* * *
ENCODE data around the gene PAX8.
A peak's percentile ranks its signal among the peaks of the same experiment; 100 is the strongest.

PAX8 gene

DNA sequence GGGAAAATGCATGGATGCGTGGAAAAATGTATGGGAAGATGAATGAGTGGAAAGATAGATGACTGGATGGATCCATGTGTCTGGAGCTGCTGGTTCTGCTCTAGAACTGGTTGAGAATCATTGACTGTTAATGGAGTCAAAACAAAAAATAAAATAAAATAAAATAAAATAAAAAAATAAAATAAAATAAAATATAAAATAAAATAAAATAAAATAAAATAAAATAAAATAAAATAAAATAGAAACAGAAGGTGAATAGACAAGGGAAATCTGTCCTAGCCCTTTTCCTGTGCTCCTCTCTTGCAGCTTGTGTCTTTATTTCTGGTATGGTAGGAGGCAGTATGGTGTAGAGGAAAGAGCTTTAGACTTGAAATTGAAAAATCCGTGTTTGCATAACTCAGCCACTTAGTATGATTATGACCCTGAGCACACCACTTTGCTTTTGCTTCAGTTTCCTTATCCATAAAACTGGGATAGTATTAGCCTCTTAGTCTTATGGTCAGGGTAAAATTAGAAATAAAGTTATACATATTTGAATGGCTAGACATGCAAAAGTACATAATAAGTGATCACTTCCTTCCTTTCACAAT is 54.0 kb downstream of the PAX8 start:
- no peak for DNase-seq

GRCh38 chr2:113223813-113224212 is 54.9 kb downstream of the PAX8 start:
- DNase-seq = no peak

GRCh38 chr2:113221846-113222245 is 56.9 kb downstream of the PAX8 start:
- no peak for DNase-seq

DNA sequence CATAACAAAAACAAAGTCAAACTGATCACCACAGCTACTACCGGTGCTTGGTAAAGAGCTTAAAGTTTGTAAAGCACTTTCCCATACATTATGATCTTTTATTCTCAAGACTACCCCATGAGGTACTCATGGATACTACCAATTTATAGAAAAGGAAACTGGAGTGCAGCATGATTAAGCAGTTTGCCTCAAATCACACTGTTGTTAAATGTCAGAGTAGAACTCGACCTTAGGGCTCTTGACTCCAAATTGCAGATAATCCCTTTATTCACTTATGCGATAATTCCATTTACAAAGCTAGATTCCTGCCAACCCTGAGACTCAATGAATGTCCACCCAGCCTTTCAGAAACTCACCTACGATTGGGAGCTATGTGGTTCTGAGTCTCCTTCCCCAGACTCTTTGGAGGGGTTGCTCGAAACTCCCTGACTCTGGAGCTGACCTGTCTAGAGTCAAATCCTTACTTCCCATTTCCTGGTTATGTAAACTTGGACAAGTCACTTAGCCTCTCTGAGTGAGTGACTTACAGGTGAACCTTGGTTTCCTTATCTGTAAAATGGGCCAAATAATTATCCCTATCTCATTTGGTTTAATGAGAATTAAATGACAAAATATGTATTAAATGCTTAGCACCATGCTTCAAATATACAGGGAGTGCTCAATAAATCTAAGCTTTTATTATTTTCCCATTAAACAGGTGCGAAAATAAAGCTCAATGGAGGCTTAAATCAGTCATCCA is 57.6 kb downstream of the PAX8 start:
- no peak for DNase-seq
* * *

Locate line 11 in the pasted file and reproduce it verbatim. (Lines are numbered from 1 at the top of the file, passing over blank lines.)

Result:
- no peak for DNase-seq